Western Mud Snake



Scientific name: Farancia abacura reinwardtii (SCHLEGEL 1837)
* Currently accepted name

* scientific names used through time

  • Helicops abacurus – HOLBROOK 1836
  • Farancia drummondii – GRAY 1842
  • Farancia abacurus – BAIRD & GIRARD 1853
  • Calopisma abacurum – DUMÉRIL, BIBRON & DUMÉRIL 1854
  • Homolopsis crassa – BLYTH 1854 (fide BAUER & DAS 1999)
  • Farancia abacura – SMITH 1938
  • Farancia abacura reinwardti – CONANT 1958
  • Farancia abacura reinwardtii – CONANT & COLLINS 1992

Average adult size is 36-52 inches (91.4-132 cm), record is 74 inches (187.9 cm). Adults are large and thick bodied. The body is glossy black (iridescent blue in the sunlight) with the ends of 52 or fewer red to pink bars from the belly extending onto its sides. The belly is a red and black checkerboard pattern. The neck is thick and indistinct. The tail tip ends in a pointed, horny scale. The scales are mostly smooth, yet there are some keeled scales above the cloaca. There are 19 dorsal scale rows at midbody. The iris is red and the pupil is round. Juveniles are similar in appearance to adults, but the red to pink bars from the belly extend higher onto their sides.


A. Front (face) view of head
B. Side view of head
C. Top view of the head
D. Smooth scales

Range: In Florida, this snakes occurs only as an intergrade form in the extreme western panhandle. Here, these snakes possess intermediate characters of both Eastern and Western Mud Snakes. Outside of Florida, it occurs west to eastern Texas and central Arkansas, north to extreme southern Illinois and Indiana, and east to western Georgia.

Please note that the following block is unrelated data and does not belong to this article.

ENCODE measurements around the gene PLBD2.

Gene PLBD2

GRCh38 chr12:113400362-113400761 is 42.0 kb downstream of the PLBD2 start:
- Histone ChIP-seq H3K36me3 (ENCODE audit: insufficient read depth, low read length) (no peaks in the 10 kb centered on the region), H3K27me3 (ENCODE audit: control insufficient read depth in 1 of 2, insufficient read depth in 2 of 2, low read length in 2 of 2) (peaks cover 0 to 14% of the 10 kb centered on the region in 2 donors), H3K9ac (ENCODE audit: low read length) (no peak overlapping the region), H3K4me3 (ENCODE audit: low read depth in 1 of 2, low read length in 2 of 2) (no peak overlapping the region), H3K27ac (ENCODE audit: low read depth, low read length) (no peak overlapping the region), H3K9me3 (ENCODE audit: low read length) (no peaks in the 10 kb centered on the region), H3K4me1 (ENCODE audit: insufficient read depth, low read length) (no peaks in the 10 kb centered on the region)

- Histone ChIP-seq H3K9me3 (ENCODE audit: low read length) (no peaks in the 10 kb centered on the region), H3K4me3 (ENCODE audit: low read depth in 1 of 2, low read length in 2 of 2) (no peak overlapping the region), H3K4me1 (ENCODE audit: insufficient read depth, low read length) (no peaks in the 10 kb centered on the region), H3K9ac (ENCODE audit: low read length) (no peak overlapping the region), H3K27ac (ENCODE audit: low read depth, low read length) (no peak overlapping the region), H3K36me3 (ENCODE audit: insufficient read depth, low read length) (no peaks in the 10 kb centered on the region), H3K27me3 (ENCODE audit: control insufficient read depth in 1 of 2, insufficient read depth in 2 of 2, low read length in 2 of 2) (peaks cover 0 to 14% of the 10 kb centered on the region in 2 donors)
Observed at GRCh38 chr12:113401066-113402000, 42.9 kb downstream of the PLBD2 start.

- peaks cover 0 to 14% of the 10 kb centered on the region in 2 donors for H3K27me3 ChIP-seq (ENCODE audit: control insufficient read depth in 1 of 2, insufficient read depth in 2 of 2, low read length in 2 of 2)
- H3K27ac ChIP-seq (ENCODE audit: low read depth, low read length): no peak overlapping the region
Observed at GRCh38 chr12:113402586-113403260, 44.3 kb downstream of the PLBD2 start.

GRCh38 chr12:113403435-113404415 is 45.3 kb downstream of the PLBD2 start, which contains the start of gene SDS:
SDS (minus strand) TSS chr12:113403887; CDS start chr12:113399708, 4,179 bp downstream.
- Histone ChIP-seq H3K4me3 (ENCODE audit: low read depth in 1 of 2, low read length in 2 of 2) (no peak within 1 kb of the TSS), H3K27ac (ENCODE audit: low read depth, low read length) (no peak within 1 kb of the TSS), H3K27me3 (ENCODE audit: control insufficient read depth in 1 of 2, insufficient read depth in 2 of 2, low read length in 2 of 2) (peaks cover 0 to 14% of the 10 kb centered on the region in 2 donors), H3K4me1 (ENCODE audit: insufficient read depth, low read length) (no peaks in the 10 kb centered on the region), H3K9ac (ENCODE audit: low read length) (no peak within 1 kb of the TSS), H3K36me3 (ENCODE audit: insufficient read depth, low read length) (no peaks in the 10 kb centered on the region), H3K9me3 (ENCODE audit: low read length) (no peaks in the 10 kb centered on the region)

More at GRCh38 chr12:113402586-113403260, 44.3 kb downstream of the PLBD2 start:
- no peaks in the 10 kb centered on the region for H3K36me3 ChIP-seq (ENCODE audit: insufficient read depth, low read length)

Habitat: It commonly occurs in almost any freshwater habitat, including cypress swamps, drainage ditches, marshes, rivers, and lakes. It is especially fond of waters choked with aquatic vegetation and muddy bottoms and banks, where it finds its favorite prey, the Amphiuma (Amphiumaspp.).

Comments: HARMLESS (Non-Venomous). See comments under Eastern Mud Snake.

Comparison with other species: Rainbow Snakes (Farancia erytrogramma) and Swamp Snakes (Seminatrix pygaea) lack the Mud Snake's reddish pink lateral trianglular pattern as well as its checkerboard belly pattern. Southern Water Snakes (Nerodia fasciata) have complete (and not reddish pink) dorsal crossbands and a distinct stripe on the sides of their faces.